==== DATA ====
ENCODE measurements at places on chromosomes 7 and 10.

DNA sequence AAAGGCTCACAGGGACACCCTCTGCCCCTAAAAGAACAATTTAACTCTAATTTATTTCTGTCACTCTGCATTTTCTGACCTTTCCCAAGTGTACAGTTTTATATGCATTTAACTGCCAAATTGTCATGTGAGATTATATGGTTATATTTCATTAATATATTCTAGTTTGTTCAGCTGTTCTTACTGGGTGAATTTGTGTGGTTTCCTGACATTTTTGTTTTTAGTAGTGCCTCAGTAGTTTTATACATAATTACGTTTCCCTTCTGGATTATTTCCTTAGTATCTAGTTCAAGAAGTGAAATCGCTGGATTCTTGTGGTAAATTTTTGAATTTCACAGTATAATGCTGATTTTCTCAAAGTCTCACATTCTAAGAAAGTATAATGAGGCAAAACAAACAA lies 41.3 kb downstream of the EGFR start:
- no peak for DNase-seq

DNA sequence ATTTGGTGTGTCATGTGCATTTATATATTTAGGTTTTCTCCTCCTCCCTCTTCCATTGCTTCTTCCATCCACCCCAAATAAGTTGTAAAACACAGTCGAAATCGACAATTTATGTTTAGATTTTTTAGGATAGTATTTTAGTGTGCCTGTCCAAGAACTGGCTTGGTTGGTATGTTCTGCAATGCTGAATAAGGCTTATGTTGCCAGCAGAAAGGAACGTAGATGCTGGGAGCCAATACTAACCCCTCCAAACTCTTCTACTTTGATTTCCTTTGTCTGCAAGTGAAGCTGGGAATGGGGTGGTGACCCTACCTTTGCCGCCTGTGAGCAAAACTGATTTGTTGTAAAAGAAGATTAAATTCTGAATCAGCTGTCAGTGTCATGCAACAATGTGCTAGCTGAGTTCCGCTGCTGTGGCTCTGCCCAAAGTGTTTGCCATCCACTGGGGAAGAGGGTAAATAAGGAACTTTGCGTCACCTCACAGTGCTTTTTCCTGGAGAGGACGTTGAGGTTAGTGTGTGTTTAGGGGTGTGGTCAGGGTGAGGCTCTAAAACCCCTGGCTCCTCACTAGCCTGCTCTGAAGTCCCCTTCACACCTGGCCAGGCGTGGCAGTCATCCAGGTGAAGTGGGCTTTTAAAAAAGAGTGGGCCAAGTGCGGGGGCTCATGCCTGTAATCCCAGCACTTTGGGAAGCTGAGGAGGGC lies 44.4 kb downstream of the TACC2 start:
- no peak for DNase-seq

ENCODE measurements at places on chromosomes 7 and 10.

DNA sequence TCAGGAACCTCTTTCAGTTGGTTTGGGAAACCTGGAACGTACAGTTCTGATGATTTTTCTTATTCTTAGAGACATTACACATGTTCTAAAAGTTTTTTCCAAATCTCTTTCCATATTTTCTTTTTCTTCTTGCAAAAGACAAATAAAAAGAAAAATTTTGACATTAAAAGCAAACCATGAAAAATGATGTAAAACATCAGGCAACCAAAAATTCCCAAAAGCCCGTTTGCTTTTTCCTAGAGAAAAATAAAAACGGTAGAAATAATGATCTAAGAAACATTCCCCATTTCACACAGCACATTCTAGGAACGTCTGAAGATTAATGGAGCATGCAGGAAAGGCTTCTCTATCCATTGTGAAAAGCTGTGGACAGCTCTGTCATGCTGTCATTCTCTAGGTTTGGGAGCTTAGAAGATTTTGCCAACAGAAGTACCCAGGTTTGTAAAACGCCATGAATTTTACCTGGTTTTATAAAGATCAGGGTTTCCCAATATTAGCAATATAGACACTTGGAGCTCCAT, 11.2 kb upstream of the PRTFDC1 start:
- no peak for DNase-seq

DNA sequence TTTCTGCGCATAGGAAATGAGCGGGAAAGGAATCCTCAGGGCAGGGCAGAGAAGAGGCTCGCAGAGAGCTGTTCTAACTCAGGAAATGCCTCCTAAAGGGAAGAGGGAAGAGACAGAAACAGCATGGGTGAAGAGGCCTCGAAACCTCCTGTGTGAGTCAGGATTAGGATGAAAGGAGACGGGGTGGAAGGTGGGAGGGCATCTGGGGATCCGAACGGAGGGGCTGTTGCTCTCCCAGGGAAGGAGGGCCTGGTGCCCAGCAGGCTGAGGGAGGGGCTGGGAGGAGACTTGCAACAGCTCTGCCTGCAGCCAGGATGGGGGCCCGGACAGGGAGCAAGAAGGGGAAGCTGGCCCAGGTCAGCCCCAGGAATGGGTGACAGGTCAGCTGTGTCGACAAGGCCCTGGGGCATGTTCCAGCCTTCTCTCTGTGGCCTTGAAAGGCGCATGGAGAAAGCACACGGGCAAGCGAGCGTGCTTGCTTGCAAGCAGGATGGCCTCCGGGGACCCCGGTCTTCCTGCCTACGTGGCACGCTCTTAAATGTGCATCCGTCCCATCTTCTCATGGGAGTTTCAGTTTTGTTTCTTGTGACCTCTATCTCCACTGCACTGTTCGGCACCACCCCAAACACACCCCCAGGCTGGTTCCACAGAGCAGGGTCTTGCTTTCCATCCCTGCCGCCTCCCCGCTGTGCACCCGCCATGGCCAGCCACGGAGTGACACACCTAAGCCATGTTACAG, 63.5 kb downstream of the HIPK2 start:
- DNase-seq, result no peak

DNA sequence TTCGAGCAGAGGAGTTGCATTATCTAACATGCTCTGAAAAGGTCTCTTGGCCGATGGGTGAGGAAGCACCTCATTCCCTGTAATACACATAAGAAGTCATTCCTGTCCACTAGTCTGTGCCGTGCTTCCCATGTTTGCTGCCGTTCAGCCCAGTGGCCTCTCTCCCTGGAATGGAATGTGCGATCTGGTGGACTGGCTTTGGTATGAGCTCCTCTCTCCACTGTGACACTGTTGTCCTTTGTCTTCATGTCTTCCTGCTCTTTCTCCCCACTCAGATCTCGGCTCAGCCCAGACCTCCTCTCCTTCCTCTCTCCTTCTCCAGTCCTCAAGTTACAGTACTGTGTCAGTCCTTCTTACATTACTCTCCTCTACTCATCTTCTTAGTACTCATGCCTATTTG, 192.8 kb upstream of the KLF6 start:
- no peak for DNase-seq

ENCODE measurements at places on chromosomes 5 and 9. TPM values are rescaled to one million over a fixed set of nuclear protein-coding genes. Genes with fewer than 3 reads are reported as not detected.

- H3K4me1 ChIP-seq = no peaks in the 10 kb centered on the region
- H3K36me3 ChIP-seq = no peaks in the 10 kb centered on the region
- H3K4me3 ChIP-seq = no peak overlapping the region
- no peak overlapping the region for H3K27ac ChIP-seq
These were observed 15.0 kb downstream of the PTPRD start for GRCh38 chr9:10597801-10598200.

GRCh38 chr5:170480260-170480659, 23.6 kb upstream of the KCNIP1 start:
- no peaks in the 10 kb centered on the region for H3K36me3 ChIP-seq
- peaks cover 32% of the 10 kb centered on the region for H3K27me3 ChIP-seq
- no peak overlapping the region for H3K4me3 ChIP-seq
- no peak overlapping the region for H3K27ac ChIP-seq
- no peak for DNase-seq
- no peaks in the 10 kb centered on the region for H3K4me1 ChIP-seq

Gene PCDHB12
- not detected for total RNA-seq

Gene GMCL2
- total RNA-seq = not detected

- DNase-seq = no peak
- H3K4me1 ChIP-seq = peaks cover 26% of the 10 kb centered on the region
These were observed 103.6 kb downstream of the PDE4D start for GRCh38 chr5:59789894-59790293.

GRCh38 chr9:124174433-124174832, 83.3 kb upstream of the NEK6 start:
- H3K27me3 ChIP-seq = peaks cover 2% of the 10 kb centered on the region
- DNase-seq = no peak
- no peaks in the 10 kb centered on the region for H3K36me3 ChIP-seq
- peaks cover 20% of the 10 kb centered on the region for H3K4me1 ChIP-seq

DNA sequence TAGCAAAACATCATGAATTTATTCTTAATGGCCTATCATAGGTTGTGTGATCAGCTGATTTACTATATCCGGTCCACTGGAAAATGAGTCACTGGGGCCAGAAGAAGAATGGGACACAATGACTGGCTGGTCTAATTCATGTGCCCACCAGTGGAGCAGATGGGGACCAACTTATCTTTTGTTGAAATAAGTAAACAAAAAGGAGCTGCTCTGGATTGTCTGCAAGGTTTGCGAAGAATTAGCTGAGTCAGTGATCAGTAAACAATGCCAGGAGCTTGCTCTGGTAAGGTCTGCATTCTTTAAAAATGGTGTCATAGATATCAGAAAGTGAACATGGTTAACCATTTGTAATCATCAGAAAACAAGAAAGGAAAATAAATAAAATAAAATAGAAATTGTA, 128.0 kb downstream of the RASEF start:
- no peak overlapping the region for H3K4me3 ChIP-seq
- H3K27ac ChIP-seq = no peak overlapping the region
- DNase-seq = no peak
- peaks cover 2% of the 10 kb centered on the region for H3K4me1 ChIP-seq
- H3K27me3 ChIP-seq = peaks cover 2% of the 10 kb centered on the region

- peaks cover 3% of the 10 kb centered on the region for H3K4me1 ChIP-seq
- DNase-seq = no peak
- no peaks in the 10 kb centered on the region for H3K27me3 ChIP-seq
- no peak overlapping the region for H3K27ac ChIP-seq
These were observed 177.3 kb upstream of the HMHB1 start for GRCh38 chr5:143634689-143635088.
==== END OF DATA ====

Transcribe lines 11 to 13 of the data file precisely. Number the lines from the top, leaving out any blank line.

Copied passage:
DNA sequence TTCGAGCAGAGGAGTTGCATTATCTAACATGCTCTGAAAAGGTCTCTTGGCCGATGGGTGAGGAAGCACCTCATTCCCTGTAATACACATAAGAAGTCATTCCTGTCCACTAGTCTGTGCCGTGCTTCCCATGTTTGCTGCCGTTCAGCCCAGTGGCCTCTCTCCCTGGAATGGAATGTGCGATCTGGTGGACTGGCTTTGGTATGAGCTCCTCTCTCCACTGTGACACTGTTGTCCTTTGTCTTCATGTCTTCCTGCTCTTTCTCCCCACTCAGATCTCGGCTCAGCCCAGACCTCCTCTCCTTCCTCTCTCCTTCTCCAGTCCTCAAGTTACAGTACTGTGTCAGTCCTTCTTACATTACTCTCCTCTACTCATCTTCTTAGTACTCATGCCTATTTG, 192.8 kb upstream of the KLF6 start:
- no peak for DNase-seq

ENCODE measurements at places on chromosomes 5 and 9. TPM values are rescaled to one million over a fixed set of nuclear protein-coding genes. Genes with fewer than 3 reads are reported as not detected.